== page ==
In-mold label applications also cover a seemingly limitless potential of diverse end-use applications, from health and beauty products, food packaging, household goods and petroleum products to toys, other durable applications, and on and on. Each of these applications requires slightly different end-use performance based on its processing, handling, and consumer use:

  • Certain color hue and strength, opacity or appearance
  • Various levels of gloss or matte finish
  • Lightfastness requirements
  • Resistance to rub, scuff, or various chemicals to which the label will be exposed
  • Controlled coefficient of friction and static electricity
  • Low shrinkage and curl
  • Limited heavy metals
  • High-quality graphics
  • Good adhesion to papers and non-corona treated films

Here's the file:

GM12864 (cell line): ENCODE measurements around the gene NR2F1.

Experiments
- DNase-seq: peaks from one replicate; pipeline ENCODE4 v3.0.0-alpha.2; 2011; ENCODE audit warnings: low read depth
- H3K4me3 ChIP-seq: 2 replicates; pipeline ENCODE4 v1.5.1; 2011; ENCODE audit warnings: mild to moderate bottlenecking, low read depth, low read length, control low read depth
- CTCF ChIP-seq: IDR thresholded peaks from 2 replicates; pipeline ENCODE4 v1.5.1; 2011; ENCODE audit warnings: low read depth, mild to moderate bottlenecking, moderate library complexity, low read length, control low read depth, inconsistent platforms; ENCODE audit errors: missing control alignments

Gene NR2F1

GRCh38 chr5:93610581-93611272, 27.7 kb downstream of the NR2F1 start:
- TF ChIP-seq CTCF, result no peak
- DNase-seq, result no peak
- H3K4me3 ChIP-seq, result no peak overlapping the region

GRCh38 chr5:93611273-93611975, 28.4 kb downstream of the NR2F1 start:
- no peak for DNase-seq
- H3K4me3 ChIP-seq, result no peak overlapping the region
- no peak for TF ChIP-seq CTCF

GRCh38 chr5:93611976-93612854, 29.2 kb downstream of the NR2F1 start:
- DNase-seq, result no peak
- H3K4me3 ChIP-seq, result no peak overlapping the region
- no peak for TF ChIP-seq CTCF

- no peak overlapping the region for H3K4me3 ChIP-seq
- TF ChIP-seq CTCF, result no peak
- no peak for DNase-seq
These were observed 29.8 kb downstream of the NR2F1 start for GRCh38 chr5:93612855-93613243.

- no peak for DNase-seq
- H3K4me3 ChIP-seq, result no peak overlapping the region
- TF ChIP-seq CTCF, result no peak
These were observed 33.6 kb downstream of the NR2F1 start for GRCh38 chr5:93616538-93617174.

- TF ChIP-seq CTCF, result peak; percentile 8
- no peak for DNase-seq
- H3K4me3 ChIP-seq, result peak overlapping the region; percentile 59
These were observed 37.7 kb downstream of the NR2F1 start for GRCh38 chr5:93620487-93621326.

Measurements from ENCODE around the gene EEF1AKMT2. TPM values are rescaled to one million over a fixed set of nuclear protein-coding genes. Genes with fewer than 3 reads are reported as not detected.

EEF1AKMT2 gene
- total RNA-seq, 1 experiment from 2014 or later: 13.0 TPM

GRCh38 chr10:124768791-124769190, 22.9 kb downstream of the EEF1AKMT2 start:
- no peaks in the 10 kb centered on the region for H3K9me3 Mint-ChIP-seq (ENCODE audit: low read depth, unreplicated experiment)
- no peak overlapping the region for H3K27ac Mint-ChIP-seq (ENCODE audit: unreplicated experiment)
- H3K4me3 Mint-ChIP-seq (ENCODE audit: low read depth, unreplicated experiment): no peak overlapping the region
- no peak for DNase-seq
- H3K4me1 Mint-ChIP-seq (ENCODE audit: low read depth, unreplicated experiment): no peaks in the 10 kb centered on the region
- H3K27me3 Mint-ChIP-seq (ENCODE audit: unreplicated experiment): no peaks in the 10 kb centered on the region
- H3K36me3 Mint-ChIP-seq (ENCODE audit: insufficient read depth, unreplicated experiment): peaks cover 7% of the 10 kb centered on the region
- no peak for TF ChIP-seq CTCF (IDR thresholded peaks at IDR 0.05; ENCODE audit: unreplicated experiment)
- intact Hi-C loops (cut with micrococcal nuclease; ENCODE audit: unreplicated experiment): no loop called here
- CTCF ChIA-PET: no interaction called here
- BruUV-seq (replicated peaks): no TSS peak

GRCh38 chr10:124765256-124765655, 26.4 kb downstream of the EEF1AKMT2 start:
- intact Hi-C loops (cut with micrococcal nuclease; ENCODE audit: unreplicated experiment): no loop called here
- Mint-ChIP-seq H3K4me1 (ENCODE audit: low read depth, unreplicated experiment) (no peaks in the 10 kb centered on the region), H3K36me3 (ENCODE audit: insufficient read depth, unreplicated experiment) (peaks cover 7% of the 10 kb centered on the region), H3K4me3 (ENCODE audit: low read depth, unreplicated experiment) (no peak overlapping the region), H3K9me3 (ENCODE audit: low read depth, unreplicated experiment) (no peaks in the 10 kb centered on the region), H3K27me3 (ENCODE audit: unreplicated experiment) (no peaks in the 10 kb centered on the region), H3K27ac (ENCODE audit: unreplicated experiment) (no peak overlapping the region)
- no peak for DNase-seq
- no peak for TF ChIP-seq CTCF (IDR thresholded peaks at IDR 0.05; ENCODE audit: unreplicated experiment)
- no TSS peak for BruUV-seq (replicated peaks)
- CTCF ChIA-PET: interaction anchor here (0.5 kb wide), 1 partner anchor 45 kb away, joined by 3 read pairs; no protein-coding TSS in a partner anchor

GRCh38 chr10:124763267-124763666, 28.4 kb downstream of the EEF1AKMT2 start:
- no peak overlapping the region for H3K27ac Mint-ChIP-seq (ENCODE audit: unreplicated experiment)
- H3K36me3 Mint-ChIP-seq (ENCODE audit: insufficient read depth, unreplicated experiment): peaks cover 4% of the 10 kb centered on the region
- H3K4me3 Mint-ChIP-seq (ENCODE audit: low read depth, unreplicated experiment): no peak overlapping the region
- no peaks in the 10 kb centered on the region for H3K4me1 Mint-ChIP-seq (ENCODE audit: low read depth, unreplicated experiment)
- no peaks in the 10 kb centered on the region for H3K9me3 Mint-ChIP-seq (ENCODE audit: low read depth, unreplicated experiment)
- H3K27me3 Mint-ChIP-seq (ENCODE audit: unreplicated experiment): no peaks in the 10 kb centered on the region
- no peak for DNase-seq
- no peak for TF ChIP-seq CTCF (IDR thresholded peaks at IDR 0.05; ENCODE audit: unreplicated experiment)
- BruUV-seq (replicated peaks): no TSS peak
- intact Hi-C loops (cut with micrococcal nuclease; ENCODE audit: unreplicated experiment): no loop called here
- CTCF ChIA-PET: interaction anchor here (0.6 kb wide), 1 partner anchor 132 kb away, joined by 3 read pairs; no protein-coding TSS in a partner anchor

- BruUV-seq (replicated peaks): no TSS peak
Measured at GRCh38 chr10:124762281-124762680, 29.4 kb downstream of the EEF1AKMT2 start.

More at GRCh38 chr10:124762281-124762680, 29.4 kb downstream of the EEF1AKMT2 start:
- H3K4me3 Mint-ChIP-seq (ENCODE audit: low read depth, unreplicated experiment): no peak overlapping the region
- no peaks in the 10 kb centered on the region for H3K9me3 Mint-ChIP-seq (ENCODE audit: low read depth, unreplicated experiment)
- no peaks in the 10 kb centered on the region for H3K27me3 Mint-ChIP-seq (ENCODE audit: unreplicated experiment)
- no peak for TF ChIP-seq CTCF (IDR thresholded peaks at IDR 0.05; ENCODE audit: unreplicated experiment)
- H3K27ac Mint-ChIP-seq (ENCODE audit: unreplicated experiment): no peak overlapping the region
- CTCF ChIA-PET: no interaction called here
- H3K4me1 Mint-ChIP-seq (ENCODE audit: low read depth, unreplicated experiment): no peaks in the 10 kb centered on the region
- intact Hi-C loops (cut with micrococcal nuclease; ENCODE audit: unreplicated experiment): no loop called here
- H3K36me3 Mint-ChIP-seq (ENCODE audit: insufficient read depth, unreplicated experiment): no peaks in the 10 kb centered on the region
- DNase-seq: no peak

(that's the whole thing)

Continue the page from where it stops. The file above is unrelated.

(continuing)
• Fast drying or curing
  • Press-ready and press-friendly to all styles of operators and presses
  • Blow molded or injection molded (this is critical)
  • Surface printed or subsurface printed

    Today, the importance of color and graphics design on a label or package is well understood for the success of products in being selected by the consumer. A package has an estimated five seconds to make an impression; thus, it is very important that the ink designed into the product packaging catches the consumer’s attention. Any failure with the ink on the label or package during the lifecycle of the product will be disastrous to the product’s success in the marketplace. The label cannot fade in a storefront window or on the container in the greenhouse; it cannot bleed off a shampoo bottle or beverage container; and the label or package must be safe for medical devices and prescription bottles, or for use on toys. It is the ink chemist’s job to use the raw materials and end-use application knowledge to formulate the ink that offers the right choice.